A CHORUS LINE: A TRUE CELEBRATION OF MUSICAL THEATRE, IN THE MAIPO
A group of dancers submit themselves to an audition and quickly understand the situation. They are in the final round of selection. The non successive numbers suggest that many have been eliminated along the way. The final objective is to obtain a place in the chorus or ensemble, as they say nowadays. That is, the group of dancers who accompany the protagonists in a musical.
A Chorus Line is built on the shift from a number to a name. From anonymity to personal stories, unique and unrepeatable.
Two combined elements result in very meaningful instances: the mirror and the white line on the floor, the multiplication and the limit. The classic musical constantly oscillates between two extremes and in that oscillation builds its system. Each one must shine on their own to become a part of the whole. One by one they must respond in a personal presentation which exceeds they way in which they dance. In a short time they show their differentiating features. How do you make one seen and make the rest disappear for a moment? Generally by using two methods, one nearly metaphorical, a step forward with respect to the line and the other through the lighting. Though there are two characters who do not follow this structure and that gives them a certain protagonism.
The Choreographer, in the show and real life, Gustavo Wons, organizes, marks and accompanies with precision and beauty. The one who chooses – here in the flesh the talented Marti Ruiz – occupies the physical space of a spectator; it takes his point of view. The public shares this role, although they have no say. Observe with him the proud ones, the shy ones, those who take on the world and those who are taken by it. Nearly all of the love dancing. And then other things come into play, those which tilt the balance, the need to work, leaving frustration behind, proving something to oneself, each one with their own story.
A Chorus Line moves between the test and the achievement, the individual and the collective, failure and success, dreams and their fulfillment or not. For this to work a well oiled machine which seems as if its not, is necessary: that someone messes up and turns early or after, a hat falls, some takes a step late. It is Ricky Pashkus’s direction which sustains the whole system for it to work to perfection. Although they are fictionaly tested in dance, they are deeply moving in their acting. It’s a complex actoral challenge as they must act in a stripped away form, nearly without a framework, something which also mark a theme in the musical: It is not easy to talk about one, ones past, what does it mean to present oneself without acting, or how does one act without it seeming as if they are?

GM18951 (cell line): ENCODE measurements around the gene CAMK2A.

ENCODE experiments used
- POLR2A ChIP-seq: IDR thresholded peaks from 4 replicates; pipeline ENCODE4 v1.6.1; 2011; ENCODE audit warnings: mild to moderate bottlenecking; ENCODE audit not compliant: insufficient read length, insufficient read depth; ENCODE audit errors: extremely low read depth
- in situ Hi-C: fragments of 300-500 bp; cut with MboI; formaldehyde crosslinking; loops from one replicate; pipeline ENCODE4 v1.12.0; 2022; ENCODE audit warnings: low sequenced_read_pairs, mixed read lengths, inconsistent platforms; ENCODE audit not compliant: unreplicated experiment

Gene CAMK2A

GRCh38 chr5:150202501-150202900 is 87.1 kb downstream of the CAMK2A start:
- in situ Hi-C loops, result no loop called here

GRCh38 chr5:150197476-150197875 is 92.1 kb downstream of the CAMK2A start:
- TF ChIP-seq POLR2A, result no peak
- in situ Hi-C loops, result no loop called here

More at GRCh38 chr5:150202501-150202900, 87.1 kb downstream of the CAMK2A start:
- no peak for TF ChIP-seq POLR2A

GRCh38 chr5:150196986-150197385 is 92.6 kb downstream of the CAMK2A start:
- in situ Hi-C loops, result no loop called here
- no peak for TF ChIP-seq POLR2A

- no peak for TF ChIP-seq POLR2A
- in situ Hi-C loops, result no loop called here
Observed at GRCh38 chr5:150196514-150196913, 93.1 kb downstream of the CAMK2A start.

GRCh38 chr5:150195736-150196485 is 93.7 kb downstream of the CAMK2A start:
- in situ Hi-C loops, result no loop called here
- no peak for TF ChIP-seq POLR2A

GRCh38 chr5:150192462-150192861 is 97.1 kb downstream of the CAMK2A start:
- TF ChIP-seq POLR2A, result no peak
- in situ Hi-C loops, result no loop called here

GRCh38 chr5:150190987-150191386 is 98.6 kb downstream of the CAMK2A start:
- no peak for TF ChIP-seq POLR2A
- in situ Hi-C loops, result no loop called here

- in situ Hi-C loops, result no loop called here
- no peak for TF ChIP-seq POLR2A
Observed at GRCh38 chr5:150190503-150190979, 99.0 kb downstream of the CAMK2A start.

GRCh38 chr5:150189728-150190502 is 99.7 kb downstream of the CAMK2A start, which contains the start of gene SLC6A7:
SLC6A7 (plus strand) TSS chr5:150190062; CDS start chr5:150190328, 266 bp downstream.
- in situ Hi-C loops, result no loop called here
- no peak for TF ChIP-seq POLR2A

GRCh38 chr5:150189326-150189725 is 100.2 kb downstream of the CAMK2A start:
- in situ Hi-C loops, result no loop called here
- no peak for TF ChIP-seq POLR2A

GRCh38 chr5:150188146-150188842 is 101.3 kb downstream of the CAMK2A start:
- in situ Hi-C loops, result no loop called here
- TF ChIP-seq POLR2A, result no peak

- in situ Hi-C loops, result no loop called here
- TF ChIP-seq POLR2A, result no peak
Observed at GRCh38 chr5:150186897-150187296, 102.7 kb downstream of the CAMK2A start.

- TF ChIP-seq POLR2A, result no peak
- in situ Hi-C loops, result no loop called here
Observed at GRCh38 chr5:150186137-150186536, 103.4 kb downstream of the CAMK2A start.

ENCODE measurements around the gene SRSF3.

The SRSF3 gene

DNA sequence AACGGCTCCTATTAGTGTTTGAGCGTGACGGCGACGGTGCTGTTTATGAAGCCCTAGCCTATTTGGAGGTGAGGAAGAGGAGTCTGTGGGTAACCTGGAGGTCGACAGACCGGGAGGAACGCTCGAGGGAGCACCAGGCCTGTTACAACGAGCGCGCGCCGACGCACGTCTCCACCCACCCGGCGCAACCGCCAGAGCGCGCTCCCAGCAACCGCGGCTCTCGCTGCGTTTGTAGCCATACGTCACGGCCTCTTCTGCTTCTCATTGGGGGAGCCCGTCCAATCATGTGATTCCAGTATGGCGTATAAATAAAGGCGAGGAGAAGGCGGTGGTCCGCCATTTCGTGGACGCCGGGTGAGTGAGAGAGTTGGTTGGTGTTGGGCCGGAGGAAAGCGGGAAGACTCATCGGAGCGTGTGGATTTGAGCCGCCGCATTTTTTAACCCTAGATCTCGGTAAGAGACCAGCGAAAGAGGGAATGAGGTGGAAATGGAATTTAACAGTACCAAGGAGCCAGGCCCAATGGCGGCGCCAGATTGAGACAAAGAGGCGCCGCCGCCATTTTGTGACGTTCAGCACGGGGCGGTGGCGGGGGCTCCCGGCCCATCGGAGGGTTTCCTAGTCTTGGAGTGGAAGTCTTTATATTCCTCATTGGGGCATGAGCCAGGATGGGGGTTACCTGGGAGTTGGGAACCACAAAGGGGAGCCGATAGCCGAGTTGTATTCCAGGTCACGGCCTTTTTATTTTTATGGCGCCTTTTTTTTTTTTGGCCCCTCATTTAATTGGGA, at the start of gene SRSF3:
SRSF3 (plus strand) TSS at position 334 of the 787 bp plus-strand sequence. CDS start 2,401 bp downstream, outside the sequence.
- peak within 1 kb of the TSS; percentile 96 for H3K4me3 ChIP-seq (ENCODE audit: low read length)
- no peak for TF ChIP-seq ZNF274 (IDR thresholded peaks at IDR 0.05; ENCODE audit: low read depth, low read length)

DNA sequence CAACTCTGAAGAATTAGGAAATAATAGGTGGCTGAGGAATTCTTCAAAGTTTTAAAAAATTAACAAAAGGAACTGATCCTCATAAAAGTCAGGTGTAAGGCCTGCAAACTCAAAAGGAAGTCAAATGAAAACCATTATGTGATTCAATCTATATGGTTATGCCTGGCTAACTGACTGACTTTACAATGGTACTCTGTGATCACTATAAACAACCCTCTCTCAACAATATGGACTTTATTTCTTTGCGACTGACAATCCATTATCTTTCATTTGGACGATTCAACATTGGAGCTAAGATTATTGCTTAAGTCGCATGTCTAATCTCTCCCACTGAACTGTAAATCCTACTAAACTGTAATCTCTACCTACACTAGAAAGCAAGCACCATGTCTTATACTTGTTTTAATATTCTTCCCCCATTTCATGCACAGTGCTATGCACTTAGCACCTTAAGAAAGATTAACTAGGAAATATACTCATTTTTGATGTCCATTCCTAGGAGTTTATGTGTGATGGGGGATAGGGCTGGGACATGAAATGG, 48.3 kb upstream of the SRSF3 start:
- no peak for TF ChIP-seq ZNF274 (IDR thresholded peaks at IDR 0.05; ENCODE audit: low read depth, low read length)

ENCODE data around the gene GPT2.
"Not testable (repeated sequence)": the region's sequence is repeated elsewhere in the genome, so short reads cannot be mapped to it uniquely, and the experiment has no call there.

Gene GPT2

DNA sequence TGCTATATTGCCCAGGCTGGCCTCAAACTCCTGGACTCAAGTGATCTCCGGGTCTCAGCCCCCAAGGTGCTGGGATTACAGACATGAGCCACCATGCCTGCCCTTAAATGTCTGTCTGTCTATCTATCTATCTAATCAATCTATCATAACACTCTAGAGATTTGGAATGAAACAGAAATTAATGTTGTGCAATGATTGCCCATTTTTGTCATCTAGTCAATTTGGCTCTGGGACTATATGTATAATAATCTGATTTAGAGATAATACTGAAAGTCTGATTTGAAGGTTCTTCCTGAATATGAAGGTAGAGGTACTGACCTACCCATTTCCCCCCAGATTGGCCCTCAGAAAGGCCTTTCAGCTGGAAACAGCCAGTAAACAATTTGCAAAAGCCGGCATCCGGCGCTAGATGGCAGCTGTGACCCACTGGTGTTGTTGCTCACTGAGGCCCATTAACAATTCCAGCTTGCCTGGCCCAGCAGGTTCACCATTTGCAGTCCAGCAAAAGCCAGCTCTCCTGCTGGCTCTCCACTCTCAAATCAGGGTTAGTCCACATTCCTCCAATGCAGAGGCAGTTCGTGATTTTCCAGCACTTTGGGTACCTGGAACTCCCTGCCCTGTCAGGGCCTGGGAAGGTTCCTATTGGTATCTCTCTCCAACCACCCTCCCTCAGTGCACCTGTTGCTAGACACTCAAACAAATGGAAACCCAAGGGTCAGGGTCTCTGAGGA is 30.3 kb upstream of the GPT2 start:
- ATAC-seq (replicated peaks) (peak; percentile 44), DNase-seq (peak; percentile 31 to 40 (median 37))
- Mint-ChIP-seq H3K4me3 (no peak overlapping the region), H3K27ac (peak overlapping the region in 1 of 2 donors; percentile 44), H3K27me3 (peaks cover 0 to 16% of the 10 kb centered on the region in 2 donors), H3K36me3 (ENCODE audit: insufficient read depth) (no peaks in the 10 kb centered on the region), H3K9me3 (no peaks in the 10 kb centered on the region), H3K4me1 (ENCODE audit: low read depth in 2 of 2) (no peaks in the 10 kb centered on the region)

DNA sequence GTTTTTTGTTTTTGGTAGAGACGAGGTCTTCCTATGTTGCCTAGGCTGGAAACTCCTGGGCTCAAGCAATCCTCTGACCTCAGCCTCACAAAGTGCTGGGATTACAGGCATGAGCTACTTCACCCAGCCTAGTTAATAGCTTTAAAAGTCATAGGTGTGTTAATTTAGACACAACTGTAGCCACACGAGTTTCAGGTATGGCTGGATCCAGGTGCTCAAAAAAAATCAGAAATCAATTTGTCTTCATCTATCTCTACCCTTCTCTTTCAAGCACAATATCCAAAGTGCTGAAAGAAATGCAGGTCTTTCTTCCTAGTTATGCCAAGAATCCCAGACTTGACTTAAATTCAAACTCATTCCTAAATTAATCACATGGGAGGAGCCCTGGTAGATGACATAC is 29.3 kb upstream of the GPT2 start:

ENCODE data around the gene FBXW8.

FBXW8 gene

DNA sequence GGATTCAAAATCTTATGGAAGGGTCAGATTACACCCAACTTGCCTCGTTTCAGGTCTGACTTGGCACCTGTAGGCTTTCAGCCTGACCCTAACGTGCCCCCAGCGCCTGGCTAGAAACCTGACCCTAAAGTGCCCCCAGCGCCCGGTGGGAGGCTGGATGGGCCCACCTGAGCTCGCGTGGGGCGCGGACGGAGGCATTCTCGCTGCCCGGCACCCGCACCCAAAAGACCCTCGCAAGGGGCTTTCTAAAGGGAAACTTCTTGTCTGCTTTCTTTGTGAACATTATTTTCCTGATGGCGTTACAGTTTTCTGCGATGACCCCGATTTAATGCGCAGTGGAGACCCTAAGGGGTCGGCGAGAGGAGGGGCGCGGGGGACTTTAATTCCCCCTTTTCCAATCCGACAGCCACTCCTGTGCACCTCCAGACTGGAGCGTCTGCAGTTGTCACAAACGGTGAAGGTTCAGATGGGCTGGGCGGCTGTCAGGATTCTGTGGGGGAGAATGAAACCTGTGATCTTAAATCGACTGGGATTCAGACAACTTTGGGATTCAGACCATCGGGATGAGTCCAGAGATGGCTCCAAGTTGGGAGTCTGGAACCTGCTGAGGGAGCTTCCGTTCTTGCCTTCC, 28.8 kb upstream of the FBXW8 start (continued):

Laura Conforte sustains her character with strength and an incredible tenderness and is seen shining in all her work. Marcelo Cuervo, who designed the lighting, made a significant decision when putting the lights in the hall to reflect in the mirrors because it creates a space which fully framed.
Everyone does a great job, besides the aforementioned, Mariú Fernández, Nicolas Di Pace, Sofía Pachano and Menelik Cambiaso stand out; sometimes the roles collaborate and other times they squeezed everything they could out of their respective roles. And thank you to the careful work of Marcelo Kotliar, only the foreign names stray us from out native language.
The moment of the decision arrives and some stay while others go. But when they show closes, absolutely everyone shines equally magnificently illuminated, dancing in unison, with an orchestra small in number which, nevertheless, sounds massive. A true celebration of the musical in Buenos Aires. Monica Berman.